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A Welcoming Church

“Whoever blasphemes against the Holy Spirit can never have forgiveness, but is guilty of an eternal sin.” (Repeat.)

Sermons on this morning’s gospel sometimes spring from Jesus’ quoting Lincoln about a house divided against itself. Or they riff on the meaning of families, “Whoever does the will of God is my brother and sister and mother.” And fair enough; those are certainly red letter words.

But as I read the lesson, those themes are an evasion. Pentecost is about the Holy Spirit. The gospel lessons are chosen that have to do with the Holy Spirit. And the passage this morning that talks about the Holy Spirit is vv. 28 and 29 that I just repeated. It is called a “hard saying” of Jesus, so it is tempting to run around it, but let’s not. So, here goes.

In chapter 3 of Mark’s gospel, a great crowd has followed Jesus to the Sea of Galilee. Mark says, “hearing all that he was doing, they came to him in great numbers. He told his disciples to have a boat ready for him because of the crowd, so that they would not crush him. The crowd came together again, so that they could not even eat.”

Jesus then tells the crowd something remarkable. He says, “Truly I tell you, people will be forgiven for their sins and whatever blasphemies they utter; but whoever blasphemes against the Holy Spirit can never have forgiveness, but is guilty of an eternal sin.”

This teaching, and its parallel in Matthew (12:31-32), identifies something startling that we might not have known about – there is something that will never be forgiven. Our Lord, who said from his cross, “Father, forgive them, for they know not what they do;” Our Lord who by his precious death and
sacrifice has washed away all our sins; that Lord now says, maybe not.

Jesus says there is one unforgivable, eternal sin that can never be redeemed, from which there is no salvation, ever; as Matthew says, “either in this age or in the age to come”. So, really bad, lowest circle of hell stuff, unquenchable fire, with weeping and gnashing of teeth, where worm never dies. A terrible, everlasting separation from the love of God.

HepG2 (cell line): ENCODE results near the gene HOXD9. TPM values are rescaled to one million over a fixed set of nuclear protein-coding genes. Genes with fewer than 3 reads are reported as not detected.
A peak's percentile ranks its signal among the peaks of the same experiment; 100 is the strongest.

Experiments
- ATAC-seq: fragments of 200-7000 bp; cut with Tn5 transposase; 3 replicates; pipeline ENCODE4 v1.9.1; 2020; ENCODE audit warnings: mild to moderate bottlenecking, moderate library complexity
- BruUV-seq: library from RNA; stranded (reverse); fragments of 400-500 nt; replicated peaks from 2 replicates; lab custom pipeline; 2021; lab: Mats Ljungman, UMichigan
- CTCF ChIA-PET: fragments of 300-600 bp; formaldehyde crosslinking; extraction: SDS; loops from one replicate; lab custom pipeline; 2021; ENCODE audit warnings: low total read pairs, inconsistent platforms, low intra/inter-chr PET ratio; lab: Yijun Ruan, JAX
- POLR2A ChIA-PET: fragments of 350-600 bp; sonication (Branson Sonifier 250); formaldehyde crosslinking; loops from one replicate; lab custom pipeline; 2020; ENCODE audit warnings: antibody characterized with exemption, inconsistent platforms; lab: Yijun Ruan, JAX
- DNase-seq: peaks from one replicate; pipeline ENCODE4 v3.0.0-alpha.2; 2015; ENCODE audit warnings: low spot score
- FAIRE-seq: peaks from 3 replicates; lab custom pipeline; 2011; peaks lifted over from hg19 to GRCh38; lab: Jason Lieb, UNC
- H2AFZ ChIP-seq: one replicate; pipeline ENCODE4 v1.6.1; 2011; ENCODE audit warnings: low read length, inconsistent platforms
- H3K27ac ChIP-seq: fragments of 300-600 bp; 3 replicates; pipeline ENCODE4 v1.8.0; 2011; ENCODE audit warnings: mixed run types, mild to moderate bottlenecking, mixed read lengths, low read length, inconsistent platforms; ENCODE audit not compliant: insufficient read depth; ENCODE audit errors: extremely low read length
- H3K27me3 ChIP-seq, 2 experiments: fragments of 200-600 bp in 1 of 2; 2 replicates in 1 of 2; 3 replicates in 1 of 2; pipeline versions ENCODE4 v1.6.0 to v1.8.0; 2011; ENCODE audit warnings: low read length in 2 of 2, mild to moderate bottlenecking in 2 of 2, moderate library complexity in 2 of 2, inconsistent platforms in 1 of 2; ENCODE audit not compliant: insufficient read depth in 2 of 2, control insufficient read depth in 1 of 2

So what one sin is it that puts us at this kind of awful, fearful risk? What cannot be forgiven, throughout eternity, is blaspheming the Holy Spirit. Blaspheming the Holy Spirit is disrespecting God, only in extreme form. It means calling good evil. In today’s gospel, the blasphemy is calling Jesus Satan for casting out demons; calling his works of mercy works of the devil.

Calling good evil, and evil good, is blasphemy against God because it perverts the whole notion of good. It perverts morality itself. It frustrates the work of the Holy Spirit. It poisons mankind with its toxic lies. It deliberately and resolutely seeks to defeat God’s purpose of love.

Isaiah, Jesus’ favorite prophet, describes this perversion when he says (5:20), “Ah, you who call evil good and good evil, who put darkness for light and light for darkness, who put bitter for sweet and sweet for bitter!”

We get to know Satan from Milton’s Paradise Lost. Satan was once the great angel Lucifer. Now he contemplates the seduction of mankind. To do this, he has to turn everything inside out; he must reject good for evil, and accept evil as good. He says, “Evil, be thou my good.” I am done with good; now evil will be my good.

By evil, Satan means a radical lack of conscience and repentance; a moral deafness; a perverseness so deep rooted there can be no hope of change. Satan wants to take us to that upside down place where love is bad and truth is false and hate is good. That is the one eternal sin – to look God away; to reverse morality; to ascribe the Holy Spirit’s work to the devil.

The Holy Spirit is the light that comes from God, and calling that light darkness is the work of the devil. Good is good; evil is evil. Truth is truth; lies are lies. Works of mercy are works of mercy; works of the devil are works of the devil. There are not two sides. The way we know which is which is from Jesus’ commandment that we love one another.

The Holy Spirit came after Jesus to be with us forever, to be our guide. We listen for the Holy Spirit. We watch for the Holy Spirit at work in the world. The one eternal, unforgivable sin is blaspheming the Holy Spirit. God be praised. Love your neighbor. Amen.